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Development of a hypervelocity impacts facility at MCAST

Authors: Dr Leonardo Barilaro, ,
  • Institute: Institute of Engineering and Transport
  • Symposium: Emerging Technology and Creative Innovation
  • Day: 1 , Session: 2 , Location: Auditorium
  • Session Type: Medium 15 min (Presentation of ongoing research developments and findings) , Start: 12:30 , End: 12:55

Abstract

In recent years Malta started to establish its role as one of the emerging nations in the Space Sector, supporting sustainable development and economic growth. The Malta Government’s aim is to create a regulatory framework and incentives which improves the nation attractiveness and capability to capitalise upon commercial activities related to the outer space. Through the promotion of Research and Innovation and STEM subjects which are vital for the operation of space activities, Malta is developing synergies with EU-level regulations concerning space policy development and space research support.

In this framework, the Malta College of Arts, Science and Technology (MCAST) started its Aerospace Program in October 2020 and in October 2021 kicked-off the related MSc in Aerospace Engineering. MCAST vision is to create a center of excellence in the sector of Technology and Measurements for Aerospace with the aim of boosting the local academic research and industry, increasing international collaborations and enhancing the brand of the Institution.

The focus of the research presented is on the understanding of material properties subjected to impact situations, pivotal in different aerospace applications to guarantee safe operations. To address this topic, specific tools are required to evaluate the impact damage on structures and systems.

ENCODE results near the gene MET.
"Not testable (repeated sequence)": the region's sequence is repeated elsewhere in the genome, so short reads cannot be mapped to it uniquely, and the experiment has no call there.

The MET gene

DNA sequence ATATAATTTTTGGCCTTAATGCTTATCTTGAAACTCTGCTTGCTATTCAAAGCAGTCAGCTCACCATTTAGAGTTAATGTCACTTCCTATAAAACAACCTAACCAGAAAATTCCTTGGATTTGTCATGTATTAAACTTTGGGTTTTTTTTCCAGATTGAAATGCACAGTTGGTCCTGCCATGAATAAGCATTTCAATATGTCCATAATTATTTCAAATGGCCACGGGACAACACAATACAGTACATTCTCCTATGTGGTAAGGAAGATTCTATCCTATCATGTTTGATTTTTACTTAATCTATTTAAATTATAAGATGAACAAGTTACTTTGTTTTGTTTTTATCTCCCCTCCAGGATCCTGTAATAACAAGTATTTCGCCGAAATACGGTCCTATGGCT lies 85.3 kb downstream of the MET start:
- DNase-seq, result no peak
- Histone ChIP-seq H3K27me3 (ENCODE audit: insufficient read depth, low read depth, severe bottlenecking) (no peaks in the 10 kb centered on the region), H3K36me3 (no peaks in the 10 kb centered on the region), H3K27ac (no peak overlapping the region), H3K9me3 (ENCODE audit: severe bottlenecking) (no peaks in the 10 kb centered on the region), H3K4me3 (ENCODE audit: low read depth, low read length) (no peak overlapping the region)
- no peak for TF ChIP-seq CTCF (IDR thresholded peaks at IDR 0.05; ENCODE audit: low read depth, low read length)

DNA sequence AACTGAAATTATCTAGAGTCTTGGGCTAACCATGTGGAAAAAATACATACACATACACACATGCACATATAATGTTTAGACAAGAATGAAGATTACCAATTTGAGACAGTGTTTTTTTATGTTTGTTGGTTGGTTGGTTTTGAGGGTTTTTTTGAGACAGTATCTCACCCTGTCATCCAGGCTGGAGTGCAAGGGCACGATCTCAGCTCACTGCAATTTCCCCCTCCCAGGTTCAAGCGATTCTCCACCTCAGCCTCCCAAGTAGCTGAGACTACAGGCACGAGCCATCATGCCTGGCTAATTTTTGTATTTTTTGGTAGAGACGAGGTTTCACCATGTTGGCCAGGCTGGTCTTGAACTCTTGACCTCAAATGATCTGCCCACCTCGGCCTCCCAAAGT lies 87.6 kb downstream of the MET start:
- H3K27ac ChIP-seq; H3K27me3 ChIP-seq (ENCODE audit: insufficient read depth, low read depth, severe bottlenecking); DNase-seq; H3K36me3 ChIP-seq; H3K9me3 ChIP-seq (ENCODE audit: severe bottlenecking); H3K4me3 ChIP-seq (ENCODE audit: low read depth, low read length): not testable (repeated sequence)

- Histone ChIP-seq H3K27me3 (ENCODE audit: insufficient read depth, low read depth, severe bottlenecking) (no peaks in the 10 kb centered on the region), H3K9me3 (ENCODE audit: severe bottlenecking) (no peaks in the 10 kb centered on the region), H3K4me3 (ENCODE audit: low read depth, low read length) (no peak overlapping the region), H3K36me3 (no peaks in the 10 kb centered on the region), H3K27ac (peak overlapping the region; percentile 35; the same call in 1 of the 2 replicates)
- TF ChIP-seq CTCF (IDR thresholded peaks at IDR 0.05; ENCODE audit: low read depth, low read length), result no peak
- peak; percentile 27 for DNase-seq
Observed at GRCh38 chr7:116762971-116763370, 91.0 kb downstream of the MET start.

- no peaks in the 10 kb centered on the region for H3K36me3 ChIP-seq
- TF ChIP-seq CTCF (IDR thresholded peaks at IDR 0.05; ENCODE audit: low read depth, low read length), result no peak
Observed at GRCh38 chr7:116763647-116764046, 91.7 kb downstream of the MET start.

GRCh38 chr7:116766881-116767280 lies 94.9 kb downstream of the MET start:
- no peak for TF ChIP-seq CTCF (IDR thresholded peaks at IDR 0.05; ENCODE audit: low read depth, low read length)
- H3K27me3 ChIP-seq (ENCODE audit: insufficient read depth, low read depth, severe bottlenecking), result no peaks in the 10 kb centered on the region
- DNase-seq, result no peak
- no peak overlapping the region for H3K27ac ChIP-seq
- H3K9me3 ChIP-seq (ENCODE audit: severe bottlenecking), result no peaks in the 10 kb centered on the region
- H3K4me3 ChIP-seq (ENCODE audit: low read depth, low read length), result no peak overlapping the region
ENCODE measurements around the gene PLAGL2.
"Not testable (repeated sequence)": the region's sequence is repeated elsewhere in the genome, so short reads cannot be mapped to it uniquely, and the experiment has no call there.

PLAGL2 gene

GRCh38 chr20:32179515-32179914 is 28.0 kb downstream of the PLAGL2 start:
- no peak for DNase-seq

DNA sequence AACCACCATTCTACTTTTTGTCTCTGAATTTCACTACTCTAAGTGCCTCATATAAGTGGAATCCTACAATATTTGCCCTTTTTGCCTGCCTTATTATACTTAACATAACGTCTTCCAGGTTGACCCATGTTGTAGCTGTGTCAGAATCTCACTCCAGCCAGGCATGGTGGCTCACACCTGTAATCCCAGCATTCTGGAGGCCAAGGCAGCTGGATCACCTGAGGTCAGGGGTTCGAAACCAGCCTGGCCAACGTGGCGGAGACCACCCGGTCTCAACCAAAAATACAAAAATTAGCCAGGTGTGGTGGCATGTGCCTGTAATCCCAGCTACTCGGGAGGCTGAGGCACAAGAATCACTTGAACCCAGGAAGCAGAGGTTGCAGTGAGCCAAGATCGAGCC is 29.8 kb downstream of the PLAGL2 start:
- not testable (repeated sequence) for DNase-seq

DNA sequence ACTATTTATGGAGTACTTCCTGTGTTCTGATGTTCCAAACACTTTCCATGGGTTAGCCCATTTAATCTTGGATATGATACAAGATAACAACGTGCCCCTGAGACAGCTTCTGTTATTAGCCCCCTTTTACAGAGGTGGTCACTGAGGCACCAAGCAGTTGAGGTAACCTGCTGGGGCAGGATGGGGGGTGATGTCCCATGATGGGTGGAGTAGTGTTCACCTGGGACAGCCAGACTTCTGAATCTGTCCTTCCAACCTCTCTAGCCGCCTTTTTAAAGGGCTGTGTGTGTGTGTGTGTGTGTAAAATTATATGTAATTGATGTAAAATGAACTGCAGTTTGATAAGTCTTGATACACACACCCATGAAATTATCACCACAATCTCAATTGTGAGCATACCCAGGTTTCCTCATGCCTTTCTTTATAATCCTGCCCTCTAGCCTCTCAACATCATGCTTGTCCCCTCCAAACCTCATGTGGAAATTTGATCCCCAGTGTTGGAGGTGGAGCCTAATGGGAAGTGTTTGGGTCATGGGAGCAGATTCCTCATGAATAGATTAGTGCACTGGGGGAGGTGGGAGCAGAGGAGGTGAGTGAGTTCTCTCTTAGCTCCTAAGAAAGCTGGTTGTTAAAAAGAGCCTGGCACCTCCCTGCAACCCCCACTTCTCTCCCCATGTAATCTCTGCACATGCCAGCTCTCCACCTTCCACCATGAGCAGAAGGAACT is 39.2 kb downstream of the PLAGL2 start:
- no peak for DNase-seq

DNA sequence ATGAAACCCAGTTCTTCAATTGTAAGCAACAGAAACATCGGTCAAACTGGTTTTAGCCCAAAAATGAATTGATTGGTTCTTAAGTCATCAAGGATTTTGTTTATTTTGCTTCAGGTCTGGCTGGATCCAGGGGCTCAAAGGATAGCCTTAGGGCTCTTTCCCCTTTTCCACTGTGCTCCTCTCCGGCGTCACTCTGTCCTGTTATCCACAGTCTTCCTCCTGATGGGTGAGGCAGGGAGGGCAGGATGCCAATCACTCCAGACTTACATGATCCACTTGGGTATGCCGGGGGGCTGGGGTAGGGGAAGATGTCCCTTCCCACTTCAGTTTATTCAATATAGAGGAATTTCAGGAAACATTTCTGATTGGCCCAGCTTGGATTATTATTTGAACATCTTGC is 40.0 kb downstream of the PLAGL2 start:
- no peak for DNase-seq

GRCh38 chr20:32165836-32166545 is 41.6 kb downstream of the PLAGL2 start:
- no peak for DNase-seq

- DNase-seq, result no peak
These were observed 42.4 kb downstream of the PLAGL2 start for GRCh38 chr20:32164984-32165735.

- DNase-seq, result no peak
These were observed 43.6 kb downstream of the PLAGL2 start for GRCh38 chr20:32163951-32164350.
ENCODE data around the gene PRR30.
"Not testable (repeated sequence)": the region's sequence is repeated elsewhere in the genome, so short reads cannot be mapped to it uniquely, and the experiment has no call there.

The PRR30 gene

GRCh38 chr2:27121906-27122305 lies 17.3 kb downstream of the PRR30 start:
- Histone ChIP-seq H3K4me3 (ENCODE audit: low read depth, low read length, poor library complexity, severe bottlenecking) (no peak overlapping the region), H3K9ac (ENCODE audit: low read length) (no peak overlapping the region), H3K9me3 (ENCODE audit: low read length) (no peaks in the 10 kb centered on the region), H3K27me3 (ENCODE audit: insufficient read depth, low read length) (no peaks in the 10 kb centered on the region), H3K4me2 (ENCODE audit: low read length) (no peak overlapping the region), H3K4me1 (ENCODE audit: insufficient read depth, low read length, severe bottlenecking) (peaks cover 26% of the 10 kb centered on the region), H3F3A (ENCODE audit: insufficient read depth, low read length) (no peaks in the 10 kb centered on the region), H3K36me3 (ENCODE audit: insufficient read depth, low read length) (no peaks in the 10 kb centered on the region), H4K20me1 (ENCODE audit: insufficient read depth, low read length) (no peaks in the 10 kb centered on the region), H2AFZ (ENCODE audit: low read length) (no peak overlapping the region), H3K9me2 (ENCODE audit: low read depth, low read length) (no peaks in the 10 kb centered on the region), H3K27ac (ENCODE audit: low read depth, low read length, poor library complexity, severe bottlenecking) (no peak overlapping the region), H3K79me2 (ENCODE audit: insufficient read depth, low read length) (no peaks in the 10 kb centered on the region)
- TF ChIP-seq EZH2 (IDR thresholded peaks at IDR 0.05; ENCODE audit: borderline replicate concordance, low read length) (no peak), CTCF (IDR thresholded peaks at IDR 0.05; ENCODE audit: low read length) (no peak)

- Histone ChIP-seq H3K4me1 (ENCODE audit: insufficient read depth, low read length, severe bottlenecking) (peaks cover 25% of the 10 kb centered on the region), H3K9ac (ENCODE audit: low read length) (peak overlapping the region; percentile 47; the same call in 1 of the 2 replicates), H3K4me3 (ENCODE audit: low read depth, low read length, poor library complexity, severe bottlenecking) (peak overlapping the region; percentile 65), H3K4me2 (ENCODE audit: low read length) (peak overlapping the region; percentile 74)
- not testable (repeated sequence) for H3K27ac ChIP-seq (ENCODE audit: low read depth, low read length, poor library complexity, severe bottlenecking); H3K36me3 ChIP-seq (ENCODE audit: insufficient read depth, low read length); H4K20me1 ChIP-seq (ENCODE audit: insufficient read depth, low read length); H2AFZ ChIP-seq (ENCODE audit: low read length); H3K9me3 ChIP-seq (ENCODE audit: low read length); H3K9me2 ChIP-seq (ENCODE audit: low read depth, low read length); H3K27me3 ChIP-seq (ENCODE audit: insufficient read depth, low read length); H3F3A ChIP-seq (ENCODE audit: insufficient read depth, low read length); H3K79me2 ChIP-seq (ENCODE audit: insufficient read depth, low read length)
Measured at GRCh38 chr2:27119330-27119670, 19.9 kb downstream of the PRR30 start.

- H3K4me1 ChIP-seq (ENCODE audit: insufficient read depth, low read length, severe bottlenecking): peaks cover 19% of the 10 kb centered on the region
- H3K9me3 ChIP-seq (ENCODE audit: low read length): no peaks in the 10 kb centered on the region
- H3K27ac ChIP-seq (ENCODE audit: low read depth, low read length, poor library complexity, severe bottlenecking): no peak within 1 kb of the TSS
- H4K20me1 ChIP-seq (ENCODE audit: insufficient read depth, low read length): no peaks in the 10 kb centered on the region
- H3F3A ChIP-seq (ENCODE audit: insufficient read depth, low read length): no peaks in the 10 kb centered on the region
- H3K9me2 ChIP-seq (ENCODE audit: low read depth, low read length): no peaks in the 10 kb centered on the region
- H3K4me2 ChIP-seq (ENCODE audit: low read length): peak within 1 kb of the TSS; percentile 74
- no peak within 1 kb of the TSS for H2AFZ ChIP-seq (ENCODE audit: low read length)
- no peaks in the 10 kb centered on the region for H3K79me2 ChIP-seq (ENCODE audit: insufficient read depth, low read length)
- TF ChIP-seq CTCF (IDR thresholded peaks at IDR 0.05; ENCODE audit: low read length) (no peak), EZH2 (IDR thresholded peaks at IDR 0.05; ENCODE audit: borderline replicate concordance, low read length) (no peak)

Light-Gas Gun (LGG) facilities can be applied to simulate different scenarios, varying the ballistic impacts conditions. Common types of light-gas guns are the single-stage LGG, two-stage LGG, and the shock tube. Single-stage LGG despite being relatively simple in concept, consisting of one pressure reservoir that accelerates a projectile through a barrel to the target, is a cutting-edge technology that presents unique mechanical challenges.

The conceptual evaluation of a single-stage LGG facility in Malta, done in cooperation between MCAST and the Centre of Studies and Activities for Space "G. Colombo"of University of Padova is described, and the possibilities and limitations of developing a single-stage light-gas gun to test materials for impact resistance are investigated. For this, the achievable projectile velocities with different driving gases, pressure reservoirs, and barrel lengths are analysed, together with a preliminary evaluation of the business opportunities in the growing aviation market and the emerging space sector in Malta.